MIAMI — The Kissimmee River canal in central Florida could go down as the most expensive little canal in history.
It took the US Army Corps of Engineers 10 years and $32 million to channel the river into a canal in the 1960s. But no sooner did the digging stop than the twitter began about undoing the work. Now the nation's premier general contractor is preparing to undo its work and return the Kissimmee to something like its natural state.
The demise of the 56-mile-long canal, though, will take at least 15 years - and cost a whopping $500 million.
According to the Corps, its plan to fill in the canal will allow the Kissimmee to meander back and forth across a three-mile-wide flood plain, as it used to before the area was drained in the name of flood control.
Environmentalists hail the deconstruction project as an eco-correction of unprecedented magnitude. Restoring the Kissimmee, they say, will improve drinking-water quality, revive wetlands, and bring back much of the wildlife that populated the river before the canal.
State water managers, who are collaborating on the restoration, view the Kissimmee as a river caught between an old water-management policy that emphasized flood control and a new one based on sound ecology.
"The real irony of the Kissimmee River [is that] it was the last major drain and flood-control project built in Florida. It was completed in 1971 and by 1972 the environmental movement in the country was in full swing," says Kent Loften, a hydrologist for the South Florida Water Management District, who pushed the restoration idea when he worked for the Corps in the 1970s.
Despite the colossal cost of the restoration, there is virtually no public outcry over it. Congress and the Florida legislature committed the money several years ago, enabling the Corps' backhoes to once again begin digging up muck in the Kissimmee basin.
A restored river is far more than the dream of tree huggers and bird lovers. The Kissimmee is a vital source of drinking water for millions living on Florida's southeast coast, who have little choice but to pay for it, whatever the cost.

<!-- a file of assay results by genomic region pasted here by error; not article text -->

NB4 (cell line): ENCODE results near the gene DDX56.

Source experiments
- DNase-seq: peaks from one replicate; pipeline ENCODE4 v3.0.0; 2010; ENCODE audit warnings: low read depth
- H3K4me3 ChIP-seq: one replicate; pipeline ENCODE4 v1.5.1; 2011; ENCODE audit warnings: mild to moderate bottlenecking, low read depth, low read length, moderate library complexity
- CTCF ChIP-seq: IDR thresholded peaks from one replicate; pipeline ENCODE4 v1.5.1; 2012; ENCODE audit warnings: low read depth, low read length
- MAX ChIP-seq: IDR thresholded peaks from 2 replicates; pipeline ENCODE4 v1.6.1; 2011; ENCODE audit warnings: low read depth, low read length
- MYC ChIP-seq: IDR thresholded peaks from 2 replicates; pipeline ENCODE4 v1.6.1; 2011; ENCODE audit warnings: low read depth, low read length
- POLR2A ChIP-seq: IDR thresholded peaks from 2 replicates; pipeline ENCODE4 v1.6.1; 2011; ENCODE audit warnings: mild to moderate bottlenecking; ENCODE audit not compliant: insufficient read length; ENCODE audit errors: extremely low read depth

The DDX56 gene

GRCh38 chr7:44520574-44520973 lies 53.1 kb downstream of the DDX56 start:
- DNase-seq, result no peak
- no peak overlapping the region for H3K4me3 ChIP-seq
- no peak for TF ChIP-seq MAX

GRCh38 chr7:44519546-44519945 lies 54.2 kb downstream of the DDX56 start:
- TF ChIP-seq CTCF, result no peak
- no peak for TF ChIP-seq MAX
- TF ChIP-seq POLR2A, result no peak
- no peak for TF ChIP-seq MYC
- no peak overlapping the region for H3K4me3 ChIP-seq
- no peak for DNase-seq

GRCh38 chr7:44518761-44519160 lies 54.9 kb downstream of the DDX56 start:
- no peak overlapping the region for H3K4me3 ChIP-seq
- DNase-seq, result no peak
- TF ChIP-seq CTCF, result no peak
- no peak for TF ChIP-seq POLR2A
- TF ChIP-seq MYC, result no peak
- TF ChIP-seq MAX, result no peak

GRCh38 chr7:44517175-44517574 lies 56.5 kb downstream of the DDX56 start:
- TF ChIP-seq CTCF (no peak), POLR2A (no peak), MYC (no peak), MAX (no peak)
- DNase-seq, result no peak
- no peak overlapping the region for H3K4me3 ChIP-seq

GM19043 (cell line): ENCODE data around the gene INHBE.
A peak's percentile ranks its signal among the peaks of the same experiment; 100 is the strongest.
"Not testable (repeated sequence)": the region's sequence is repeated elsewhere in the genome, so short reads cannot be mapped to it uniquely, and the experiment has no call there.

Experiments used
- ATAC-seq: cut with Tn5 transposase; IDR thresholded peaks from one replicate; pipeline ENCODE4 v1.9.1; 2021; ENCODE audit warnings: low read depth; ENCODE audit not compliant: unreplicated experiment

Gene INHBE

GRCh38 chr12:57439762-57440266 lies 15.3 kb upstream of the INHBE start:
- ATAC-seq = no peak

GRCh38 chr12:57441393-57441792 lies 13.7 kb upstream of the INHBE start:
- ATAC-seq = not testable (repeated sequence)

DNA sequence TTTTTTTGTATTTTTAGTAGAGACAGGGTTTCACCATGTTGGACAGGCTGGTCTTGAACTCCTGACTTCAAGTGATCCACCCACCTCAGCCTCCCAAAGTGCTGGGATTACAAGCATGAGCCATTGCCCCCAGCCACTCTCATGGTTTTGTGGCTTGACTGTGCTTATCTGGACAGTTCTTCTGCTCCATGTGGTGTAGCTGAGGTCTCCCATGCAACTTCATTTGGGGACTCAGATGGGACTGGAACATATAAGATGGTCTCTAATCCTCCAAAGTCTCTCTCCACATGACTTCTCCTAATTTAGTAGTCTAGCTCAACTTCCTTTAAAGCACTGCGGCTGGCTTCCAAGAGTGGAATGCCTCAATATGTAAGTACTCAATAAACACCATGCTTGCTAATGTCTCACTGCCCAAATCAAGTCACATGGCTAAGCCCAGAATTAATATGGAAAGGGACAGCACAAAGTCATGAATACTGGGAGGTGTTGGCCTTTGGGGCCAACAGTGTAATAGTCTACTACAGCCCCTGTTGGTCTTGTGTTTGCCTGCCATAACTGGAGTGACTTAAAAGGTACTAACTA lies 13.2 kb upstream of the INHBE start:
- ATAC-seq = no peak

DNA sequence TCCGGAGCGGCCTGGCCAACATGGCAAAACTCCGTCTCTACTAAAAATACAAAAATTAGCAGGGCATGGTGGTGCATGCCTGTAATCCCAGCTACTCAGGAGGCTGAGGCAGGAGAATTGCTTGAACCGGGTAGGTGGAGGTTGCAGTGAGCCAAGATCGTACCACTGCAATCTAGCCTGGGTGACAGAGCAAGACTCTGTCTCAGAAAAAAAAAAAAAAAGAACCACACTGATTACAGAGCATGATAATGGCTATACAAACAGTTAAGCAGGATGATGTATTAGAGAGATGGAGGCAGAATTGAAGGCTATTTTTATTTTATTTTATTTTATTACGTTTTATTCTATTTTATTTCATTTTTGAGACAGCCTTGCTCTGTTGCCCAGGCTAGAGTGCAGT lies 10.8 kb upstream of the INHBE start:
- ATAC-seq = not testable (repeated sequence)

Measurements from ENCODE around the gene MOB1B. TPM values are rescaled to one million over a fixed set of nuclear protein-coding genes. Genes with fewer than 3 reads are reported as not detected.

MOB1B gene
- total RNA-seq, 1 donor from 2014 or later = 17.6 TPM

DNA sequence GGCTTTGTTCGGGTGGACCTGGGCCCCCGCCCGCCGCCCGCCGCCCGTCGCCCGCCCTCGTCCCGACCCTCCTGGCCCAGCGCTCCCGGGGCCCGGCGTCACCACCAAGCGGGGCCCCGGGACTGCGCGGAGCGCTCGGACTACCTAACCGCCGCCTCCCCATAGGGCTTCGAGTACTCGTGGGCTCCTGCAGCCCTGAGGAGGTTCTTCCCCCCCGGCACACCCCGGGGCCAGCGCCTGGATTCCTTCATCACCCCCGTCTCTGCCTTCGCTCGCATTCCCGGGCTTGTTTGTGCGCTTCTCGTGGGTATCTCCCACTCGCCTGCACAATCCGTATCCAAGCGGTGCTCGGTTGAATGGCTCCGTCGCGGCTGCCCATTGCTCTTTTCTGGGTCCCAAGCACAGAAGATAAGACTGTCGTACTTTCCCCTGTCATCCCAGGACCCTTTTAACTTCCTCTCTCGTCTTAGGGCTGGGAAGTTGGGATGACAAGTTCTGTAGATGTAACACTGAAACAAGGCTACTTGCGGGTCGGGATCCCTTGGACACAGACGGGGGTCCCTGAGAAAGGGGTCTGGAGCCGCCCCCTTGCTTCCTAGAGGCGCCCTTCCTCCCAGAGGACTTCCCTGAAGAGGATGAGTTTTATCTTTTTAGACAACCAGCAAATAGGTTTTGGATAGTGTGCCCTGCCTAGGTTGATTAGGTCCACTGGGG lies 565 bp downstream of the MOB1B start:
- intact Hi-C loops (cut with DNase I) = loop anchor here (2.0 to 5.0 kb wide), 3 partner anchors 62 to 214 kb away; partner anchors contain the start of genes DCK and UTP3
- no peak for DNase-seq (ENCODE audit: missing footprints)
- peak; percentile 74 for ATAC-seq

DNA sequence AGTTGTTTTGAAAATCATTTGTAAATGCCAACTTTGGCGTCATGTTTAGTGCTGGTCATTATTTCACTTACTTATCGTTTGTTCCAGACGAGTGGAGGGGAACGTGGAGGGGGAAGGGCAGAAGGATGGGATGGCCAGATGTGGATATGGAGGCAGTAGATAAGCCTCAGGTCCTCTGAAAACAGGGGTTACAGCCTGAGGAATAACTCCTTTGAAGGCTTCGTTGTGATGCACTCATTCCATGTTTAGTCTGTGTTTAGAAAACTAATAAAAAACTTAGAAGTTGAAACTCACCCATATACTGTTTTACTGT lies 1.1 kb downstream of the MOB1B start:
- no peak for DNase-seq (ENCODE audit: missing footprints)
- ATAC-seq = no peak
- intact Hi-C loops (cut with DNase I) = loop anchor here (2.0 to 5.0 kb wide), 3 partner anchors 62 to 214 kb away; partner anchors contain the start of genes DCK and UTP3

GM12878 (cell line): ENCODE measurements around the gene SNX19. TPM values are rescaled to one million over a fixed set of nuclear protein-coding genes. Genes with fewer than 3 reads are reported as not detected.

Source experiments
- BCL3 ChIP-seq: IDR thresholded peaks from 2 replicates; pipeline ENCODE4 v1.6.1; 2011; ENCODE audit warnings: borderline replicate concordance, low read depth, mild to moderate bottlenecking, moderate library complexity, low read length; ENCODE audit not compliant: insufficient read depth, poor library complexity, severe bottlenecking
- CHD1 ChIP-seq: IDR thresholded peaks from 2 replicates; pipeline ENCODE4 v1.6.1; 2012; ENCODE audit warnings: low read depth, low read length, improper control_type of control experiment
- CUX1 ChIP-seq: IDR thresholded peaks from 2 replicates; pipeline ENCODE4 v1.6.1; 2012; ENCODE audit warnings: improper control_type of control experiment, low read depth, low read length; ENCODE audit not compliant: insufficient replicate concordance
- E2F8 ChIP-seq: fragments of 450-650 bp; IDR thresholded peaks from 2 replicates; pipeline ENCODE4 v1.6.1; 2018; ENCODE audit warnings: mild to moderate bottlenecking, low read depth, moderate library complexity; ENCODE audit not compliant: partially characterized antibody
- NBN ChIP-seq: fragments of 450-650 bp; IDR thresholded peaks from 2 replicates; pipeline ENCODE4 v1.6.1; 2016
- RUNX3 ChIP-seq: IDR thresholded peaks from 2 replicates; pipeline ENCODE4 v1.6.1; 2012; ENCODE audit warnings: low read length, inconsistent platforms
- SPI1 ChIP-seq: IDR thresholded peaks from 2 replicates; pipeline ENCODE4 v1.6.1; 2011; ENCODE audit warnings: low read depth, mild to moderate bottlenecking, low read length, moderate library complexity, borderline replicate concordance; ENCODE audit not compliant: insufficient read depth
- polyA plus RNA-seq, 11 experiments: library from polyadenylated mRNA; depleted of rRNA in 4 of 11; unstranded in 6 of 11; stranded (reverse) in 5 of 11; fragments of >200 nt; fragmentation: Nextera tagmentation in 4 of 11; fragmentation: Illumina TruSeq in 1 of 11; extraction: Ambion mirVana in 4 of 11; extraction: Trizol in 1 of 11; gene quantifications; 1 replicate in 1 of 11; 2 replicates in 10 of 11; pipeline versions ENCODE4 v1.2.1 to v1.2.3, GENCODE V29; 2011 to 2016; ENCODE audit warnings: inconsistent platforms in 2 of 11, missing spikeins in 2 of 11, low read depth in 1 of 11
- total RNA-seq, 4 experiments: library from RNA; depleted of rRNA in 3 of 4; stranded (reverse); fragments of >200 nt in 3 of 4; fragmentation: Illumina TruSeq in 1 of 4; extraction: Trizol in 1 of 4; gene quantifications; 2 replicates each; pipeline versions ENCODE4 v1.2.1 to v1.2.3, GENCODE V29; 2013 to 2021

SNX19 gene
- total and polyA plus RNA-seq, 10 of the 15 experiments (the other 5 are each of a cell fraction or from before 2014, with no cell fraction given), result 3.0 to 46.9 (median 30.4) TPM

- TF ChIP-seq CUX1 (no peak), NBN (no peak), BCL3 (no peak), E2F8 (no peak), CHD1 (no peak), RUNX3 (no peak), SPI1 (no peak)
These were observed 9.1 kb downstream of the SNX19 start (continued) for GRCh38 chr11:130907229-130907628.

THROUGHOUT the '70s, mainstream political support for "the Ditch," as conservationists dubbed the canal, steadily eroded as concerns mounted that agricultural runoff into canals all over central and south Florida was threatening key sources of drinking water. Those worries began to outweigh demands by ranchers and farmers for flood-free flood plains. Still, restoration efforts remained bogged down until Congress strengthened laws to preserve wetlands in the mid-1980s.
After years of studying ways to divert water from the canal back into the river's overgrown channels, the Corps and the South Florida Water Management District have settled on a plan. With the very soil their counterparts removed 30 years ago, Army engineers filled in a 1,000-foot section of the canal two years ago, forcing the river into its old channel along that short stretch. Fish and vegetation reminiscent of the pre-canal days have returned, and the experiment has been deemed a resounding success.
The Kissimmee River flows into Lake Okeechobee, whose waters, in turn, feed the Everglades - the main source of water for Florida's densely populated southeast coast.
Because dismantling part of the state's vast flood control system is complex, it will be at least another year before the Corps can begin the 15-year schedule for filling in 30 more miles of canal. The river's headwaters, Lake Kissimmee to the north, must be restored first. The lake was lowered earlier this year to excavate tons of muck and non-native vegetation from its bed. That will allow a greater flow of lake water into the river.
Although public debate over the Kissimmee restoration has long receded, some river denizens are still shaking their heads. "There are so many things we need that money for, like schools," says Norman Smith, a lawyer who lives in the town of Kissimmee and often fishes for bass on the canal. Filling in the canal will only destroy the new ecosystem he says the Corps created by building the canal, not to mention ruin the fishing.
Environmental consultant Richard Coleman, a Sierra Club member and a former research chemist for the US Department of Agriculture, concedes that much of the river will look muddy for a long time once the large-scale filling begins. But it's all part of the ecological healing process and won't ruin the fishing, he says. "We have the opportunity for a world-class event ... the first river restored in the world."